I tried repeatedly to change the partition but the box to format the partition would not change to be checked. The partition had been formatted previously so I left it as is. The installation began then shortly after tells me that I am setting up a UEFI installation and that it might be a problem for running on a BIOS system computer.

    My options were to proceed or to go back. Not sure what I would go back to anyway so I have selected the UEFI option. The installation proceeds all the way to the end, requests my signin info and then gives the error message. The USB will not boot and the computer opens directly into Windows.

    I’ve read many many websites about grub failing, etc. though these have all been on HDD installations. I have read about selecting GPT as the FAT32 partition type and I’ve seen options to set the Ext4 as a EFI partition type and one suggestion was to remove the live USB before proceeding with the installation.

    I’m stumped! I certainly don’t want to do anything to mess up the UEFI setting on the computer though I have entered system settings and selected UEFI as the first boot option and it works fine for the distro USB. I’d very much appreciate some direction. I feel certain the key is in step 7 but I don’t know which combination of options will magically fix the problem. Looking forward to hearing from you all and appreciate anything you might suggest.

    • Amit Nandkumar Hambar says:

      Once you have installed Linux on USB (any Ubuntu based Linux). Without restarting your PC (In live OS only), install one app called boot-repair with following Commands

      $ sudo add-apt-repository ppa:yannubuntu/boot-repair
      $ sudo apt-get update
      $ sudo apt-get install -y boot-repair && boot-repair

      Last command will install and open boot repair.

      Go to advanced option and select your main usb disk drive (Important), apply and click on recommended repair.

      Follow all the instructions properly. and after completion restart your system to usb drive.
      It will fix the problem.

  6. Carlos says:


    I tried this method, but it failed. It seems that the reason is because my machine uses UEFI.
    I explained the problem in details here:

    Can you please help me fix the boot? I would like to remove that ubuntu boot option from my internal disk (which wasn’t meant to be there, but in my USB drive).

    • tazmo8448 says:

      You may be able to ‘disable’ Secure boot in BIOS this is the UEFI microcode in boot

    • Amit Nandkumar Hambar says:

      You can try boot-repair app.
      Install it on Live OS without restarting after installation on main usb.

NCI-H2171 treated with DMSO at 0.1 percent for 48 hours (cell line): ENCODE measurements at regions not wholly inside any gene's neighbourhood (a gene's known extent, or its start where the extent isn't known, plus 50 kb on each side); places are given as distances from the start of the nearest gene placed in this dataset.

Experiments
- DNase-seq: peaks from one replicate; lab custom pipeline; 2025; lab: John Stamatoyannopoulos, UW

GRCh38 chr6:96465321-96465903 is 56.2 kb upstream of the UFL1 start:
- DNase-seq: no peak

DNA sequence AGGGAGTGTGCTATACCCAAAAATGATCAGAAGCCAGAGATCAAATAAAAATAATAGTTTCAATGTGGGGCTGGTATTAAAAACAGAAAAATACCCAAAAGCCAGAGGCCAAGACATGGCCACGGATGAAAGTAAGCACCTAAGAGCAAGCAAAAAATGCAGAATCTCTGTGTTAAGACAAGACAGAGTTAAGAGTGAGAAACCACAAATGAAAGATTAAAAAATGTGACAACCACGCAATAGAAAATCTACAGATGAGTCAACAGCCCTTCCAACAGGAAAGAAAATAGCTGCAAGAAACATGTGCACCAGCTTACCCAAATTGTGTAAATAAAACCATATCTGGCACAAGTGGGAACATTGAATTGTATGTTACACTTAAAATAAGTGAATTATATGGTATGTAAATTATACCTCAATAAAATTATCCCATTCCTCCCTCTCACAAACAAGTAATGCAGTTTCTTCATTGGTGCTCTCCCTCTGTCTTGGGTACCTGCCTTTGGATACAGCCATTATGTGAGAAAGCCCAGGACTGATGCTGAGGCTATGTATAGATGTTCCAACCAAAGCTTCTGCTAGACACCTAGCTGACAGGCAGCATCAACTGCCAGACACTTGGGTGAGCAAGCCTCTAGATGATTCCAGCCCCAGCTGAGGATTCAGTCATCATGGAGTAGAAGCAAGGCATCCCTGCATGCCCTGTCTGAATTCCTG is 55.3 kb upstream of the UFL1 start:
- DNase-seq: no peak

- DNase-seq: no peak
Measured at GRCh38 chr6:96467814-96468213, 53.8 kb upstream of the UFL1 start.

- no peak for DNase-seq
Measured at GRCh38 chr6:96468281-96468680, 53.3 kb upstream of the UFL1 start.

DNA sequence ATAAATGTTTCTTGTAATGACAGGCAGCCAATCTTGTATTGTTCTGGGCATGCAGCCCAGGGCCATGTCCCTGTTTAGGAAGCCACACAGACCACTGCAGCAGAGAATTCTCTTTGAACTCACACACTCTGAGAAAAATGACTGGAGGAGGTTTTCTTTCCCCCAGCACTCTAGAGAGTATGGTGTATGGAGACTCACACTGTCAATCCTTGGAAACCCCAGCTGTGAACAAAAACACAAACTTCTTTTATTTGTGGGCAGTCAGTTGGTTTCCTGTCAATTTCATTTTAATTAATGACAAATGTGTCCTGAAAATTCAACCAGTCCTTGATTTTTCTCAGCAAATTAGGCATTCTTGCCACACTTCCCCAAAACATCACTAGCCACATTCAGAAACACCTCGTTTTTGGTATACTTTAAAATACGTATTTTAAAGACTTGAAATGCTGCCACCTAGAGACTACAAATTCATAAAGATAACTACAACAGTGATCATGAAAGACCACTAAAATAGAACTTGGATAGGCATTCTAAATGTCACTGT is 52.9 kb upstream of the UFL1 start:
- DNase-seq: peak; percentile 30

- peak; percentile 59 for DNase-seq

$ sudo add-apt-repository ppa:yannubuntu/boot-repair
      $ sudo apt-get update
      $ sudo apt-get install -y boot-repair && boot-repair

      go to advanced option and select main usb drive and follow all the instructions by clicking Recommended repair.

  7. Rick Wade says:

    I have an old Asus netbook that had Windows XP. When that was no longer supported, I put Linux on it. I really don’t like Linux, so I turned it into a quasi-Chromebook (using Cloud Ready). However, I think it might be nice to have Linux available to have apps available that aren’t cloud-dependent.

    Do you see any problems with running it this way (after I create the USB using my Windows computer)? Are apps added when running off the flash drive and data downloaded/created saved on the flash drive?

  8. SaiRam says:

    I think only Live cd / live cd with /home persistence will be bootable on any pc. Once you install it, the way you did here, only relevant drivers for the hardware at the time of installation get installed. So, you can’t expect to boot from same pendrive on a different PC. It will possibly freeze !!

    I don’t know about lubuntu but puppylinux, antix & mxlinux are good at persistence with frugal install, (and can be booted on PCs with different hardware.)

  9. Zumbruk says:

    Is the resultant USB stick mountable on a Windows system, such that Windows can access the FAT partition? I’ve read that Windows won’t mount sticks formatted like this and offers to reformat them because it doesn’t understand the Ext4 partition at the beginning. I don’t have have a Windows system to try it on.

  10. Karol says:

    It works nicely on my laptop which I used for installation, but on my PC the system almost freezes after like 2 min or so. When I barely manage to launch task manager there is no load on CPU or RAM. Any idea what may be causing this?

    • Amit Nandkumar Hambar says:

      May be it is because of USB read write speed/ USB read write problem.

    • Rooster says:

      Maybe you didn’t installed the proper distribution x32 bits or it could be hardware issue, try to look for a refreshment setup or program that adapts to changes in the hardware environments

    • D says:

      Mine will freeze unless, upon boot, I press "e" and add "acpi=off" then it runs fine without freezing.